In my last few entries I have mentioned that I was planning and looking forward to a trip to Krakow, Poland that I would be taking with some friends that I made here in Uppsala. I returned from Poland Saturday night and had an incredible time. We had such a full couple of days there that I truly cannot recount all of it concisely, so I will instead describe some of the trip’s most powerful moments.
This past Wednesday, three of my friends and I boarded an early morning train to Stockholm to begin our journey. We then took a bus to a small suburb named Skavsta, where from we flew to a small airport in Krakow, Poland. From there we took a bus to the city center before walking to the One World Hostel, which is where we stayed from Wednesday through Saturday.
We did not arrive at our hostel until about 7:00 PM on Saturday evening, so we didn’t see too much. We walked about two kilometers from the hostel to a local food stand and each bought a Zapiekanka. Zapiekankas are basically baguettes which have been cut in half and topped with cheese, mushrooms, onions, and salami. Delicious! To be honest though I think it might only have tasted so good because none of us had eaten since leaving Uppsala about 12 hours earlier. Anyway, we awoke the next morning around 6:00 AM and began planning our day. We all agreed that we would do two things for certain while in Krakow: go to Auschwitz and go to the Wieliczka salt mine. We decided to go to Auschwitz first because it would require the most time and because we agreed that it warranted priority while in such an historic city.
On Thursday morning we met two great people in the hostel lobby and invited both to join us on our way to Auschwitz. The first was a 19 year old girl named Lydia who was traveling around Europe during her time off from the University of Cambridge. The other was a well-traveled and lively Australian named Tom who had been riding his motorcycle around Europe, Asia, and the South Pacific for the past two months. So, we all rode from the Krakow bus station on what seemed to be a 50 year old bus until we arrived at the gates of Auschwitz.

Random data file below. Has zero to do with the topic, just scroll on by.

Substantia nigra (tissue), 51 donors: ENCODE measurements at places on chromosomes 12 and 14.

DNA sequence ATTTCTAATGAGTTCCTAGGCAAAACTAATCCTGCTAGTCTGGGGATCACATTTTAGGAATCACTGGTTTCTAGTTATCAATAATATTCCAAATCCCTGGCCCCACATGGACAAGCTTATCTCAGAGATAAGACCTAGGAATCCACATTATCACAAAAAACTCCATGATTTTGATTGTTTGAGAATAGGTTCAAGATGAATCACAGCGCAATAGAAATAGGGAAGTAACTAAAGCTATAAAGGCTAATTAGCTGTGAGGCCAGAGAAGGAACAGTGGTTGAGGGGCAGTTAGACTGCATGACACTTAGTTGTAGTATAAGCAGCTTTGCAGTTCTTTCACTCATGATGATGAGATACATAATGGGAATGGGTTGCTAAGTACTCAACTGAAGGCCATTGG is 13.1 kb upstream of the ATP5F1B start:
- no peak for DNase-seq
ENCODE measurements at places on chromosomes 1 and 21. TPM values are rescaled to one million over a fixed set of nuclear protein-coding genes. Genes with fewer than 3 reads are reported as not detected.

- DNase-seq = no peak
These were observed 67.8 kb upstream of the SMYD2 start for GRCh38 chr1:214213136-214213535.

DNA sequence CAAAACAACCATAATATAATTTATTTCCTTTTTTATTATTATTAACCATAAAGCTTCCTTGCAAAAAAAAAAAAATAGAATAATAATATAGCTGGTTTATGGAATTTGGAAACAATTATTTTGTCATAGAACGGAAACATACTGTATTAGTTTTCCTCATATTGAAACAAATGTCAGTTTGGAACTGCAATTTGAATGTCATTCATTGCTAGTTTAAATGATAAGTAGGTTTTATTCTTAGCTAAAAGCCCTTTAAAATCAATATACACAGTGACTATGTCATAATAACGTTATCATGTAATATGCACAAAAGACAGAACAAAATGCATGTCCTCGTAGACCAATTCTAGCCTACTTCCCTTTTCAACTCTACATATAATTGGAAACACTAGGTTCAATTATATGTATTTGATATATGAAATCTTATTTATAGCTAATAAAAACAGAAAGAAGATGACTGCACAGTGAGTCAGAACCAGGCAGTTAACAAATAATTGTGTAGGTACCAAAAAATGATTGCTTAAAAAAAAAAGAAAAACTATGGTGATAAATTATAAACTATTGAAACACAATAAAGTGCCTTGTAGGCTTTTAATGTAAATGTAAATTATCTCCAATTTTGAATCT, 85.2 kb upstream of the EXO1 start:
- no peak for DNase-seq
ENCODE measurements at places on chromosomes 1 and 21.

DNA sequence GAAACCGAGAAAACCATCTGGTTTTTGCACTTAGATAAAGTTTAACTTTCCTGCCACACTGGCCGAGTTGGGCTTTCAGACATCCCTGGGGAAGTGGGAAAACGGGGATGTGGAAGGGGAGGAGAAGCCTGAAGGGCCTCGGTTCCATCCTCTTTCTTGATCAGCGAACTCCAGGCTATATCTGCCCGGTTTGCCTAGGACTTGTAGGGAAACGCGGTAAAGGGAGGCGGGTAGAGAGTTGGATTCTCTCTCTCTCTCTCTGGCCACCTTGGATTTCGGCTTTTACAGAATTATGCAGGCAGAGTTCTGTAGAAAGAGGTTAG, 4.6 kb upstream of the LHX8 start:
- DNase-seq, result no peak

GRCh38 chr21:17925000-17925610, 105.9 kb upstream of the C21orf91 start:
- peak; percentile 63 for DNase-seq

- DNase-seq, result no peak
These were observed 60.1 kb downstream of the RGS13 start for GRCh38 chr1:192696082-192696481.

The Auschwitz concentration camp in Krakow, Poland was one of the most murderous places to which Jews and others were sent during Nazi Germany’s occupation of most of Europe. In these death camps, Jews were crammed into unlivable quarters, made to work as slaves, and killed by the hundreds of thousands. Auschwitz impacted me deeply. My great-grandfather, the man after whom I am named, lost his entire family in the holocaust. My grandmother’s entire family was removed from their homes in Hungary and likely killed as well. I have no way of knowing if my family was sent to Auschwitz, but regardless, actually standing on the same ground that more than a million Jews stood on before facing their deaths was an incredibly moving experience.
Our trip to the Wieliczka salt mine was extremely enlightening as well, although for a different reason. This mine has been in operation since the 1200s and is one of the oldest salt mines in the world. We travelled down a long and winding wooden staircase to a depth of about 135m before returning to the surface. The mine has essentially been retired due to recent flooding (which dissolves the salt) but the art carved into the salt deposits continues to attract over a million people each year. Unfortunately it was far too dark in the mine for me to take any pictures, but extraordinary images of the salt carvings can be found online. To be honest, however, I spent more time looking at the surrounding geology in the cave than at the actual salt deposit or carvings! The whole experience was so awesome, though!
Anyway, the actual city of Krakow made me think of a cultural intersection between Copenhagen, St. Petersburg, and San Francisco. This is not because of similar languages or currencies, but rather in the city’s atmosphere and architecture. The buildings in Krakow contained obvious elements of Scandinavian and Eastern European architecture. Like American money, Polish bills and coins (złoty) bear images of former leaders and nationalistic symbols such as the polish coat of arms. The Polish language sounded a bit like Russian to me, but seemed to be spoken with a much softer intonation.
Overall, this trip was immensely rewarding and educational. I feel as though I became acquainted with a historically central and representative culture while receiving an emotional, historic, and psychological education. Visiting Auschwitz was one of the most intense experiences I have ever had. While I was there I remember finding it odd that a city with such a dark history was also so beautiful and bustling. Now that I really think about it, though, it doesn’t seem odd at all.